1. By encouraging this type of culture – people profiting from property- you will ruin the very thing that makes Leipzig a great place. When prices go up the diversity of demographics living within cities are squeezed, which homogenises communities. You are left with gentrified soulless living spaces in which poorer groups, artists etc are pushed out. It also makes the cost of living higher generally not just within property as rents and costs for small businesses increase. I thought this blog was supposed to be about how great Leipzig was, not yet another space where the value of property is discussed. People wanting to make investments and fast bucks from property are not what makes a city. Yet this is all people ever want to focus on, which is what has led to Berlin losing its edge.

    1. Hi Louise, I agree with pretty much all you say. Except I don’t think this post encourages a culture of speculating on property, at least I hope not. It’s intended to expose what is actually happening here – prices, rents, trends, attitudes etc – by highlighting the facts as well as offering my own observations.

  2. I think it does encourage a culture of speculatation unfortunately as it makes the discussion of property prices/ownership appear to be the norm. Just by including an article on this (already incredibly over discussed topic) it encourages it. It would be better to just ignore the entire topic, it is already a dominant point of discussion amongst most of the Anglo-phonic communities who are more or less obsessed with it and it adds nothing to the actual heart and soul of a city, quite the opposite. I am sure anybody who wants to invest in property will be able to find information elsewhere.

  3. As somebody from London who has watched the very worst of the kind of culture you describe consume the city and the once rich culture it possessed, to the point where I am now leaving, and yes, considering Leipzig as a cheap and interesting new beginning, it does distress me that you don’t take a tougher line on this phenomenon…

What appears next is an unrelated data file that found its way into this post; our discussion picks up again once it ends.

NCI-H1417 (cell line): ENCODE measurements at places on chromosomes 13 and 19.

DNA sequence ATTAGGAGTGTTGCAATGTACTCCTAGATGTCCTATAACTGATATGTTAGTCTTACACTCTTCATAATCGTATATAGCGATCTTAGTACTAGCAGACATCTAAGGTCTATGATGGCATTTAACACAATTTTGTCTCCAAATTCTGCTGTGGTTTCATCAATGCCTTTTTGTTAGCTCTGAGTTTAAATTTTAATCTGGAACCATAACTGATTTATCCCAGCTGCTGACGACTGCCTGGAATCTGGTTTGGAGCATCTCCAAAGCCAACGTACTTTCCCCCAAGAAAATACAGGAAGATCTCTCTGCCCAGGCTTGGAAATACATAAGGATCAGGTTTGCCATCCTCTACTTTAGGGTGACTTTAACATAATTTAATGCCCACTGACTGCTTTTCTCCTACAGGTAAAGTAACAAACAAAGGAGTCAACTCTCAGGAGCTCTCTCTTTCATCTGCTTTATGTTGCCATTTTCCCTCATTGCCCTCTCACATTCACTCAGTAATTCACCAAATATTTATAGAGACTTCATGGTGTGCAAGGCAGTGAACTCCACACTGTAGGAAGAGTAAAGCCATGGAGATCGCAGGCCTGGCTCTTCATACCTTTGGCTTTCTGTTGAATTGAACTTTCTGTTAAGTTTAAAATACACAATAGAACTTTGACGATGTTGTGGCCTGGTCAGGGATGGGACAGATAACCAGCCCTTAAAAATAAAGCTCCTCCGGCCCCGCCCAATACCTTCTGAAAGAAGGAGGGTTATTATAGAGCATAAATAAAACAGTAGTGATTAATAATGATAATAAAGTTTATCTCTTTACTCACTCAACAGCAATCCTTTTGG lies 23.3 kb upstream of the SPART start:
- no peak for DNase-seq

P.S I love your blog, thank you for your time and work.

  4. That prices increase faster than rents at this point is entirely logical given Leipzig rents are close to the depreciation fulcrum, meaning small variations in rents have a strongly leveraged effect on prices per the discount cash flow model of intrinsic value. Let me explain:

    Property depreciates with use and age at an average rate of about 30 Euros per square meter per year or about 2.5 Euros per m2 per month. If rent stands at 5 Euros per m2, the net rent (after depreciation factored out) is 2.5 Euros per m2 (5 – 2.5 = 2.5). If rents rise by 50% to 7.5 Euros then net rent has risen to 5 Euros (7.5 -2.5 = 5), i.e. has doubled. This means the intrinsic value of the property has doubled even though the rental value has gone up by only 50%. In cities where rents are already very high (like London where it is 30 Euros/m2 per month easily), this 2.5 Euro depreciation fulcrum is far removed meaning a rise in rents simply equates a commensurate rise in intrinsic value and prices (if the market is rational).

    I bought some small investment properties in Reudnitz in 2013 speculating on exactly that. 33 m2 for 20,000 Euros, rented at 5 Euro per m2. Things like that. I knew that population growth would invariably lead to rising rents and I knew the proximity of rents to the 2.5 Euro depreciation fulcrum would give a leveraged effect on prices. In effect, I recently re-rented one such unit that came vacant in February this year at 7 Euros per m2. And I notice prices for these types of properties have almost doubled indeed since 2013. Market prices stay in line with intrinsic values at a valuation multiple of 25 to 33 (3 to% Earnings Yield). We are not going crazy yet. I expect rents to continue rising towards the 10 Euro point (at which point the intrinsic value of my properties will have tripled. Add to that some multiple expansion to maybe 50 times net rent as in Munich/Berlin – as by then we’ll be in a real bull market and people always get enthusiastic and overpay in bull markets – and the units I bought in the 20k range will be selling in the 80k – 100k. .

    I decided not to buy in Zentrum-Sud etc because these were further removed from the depreciation fulcrum. And I would never buy new built high finish. Expensive finish only means high depreciation costs. The real investment value is in the more modest East, still so today.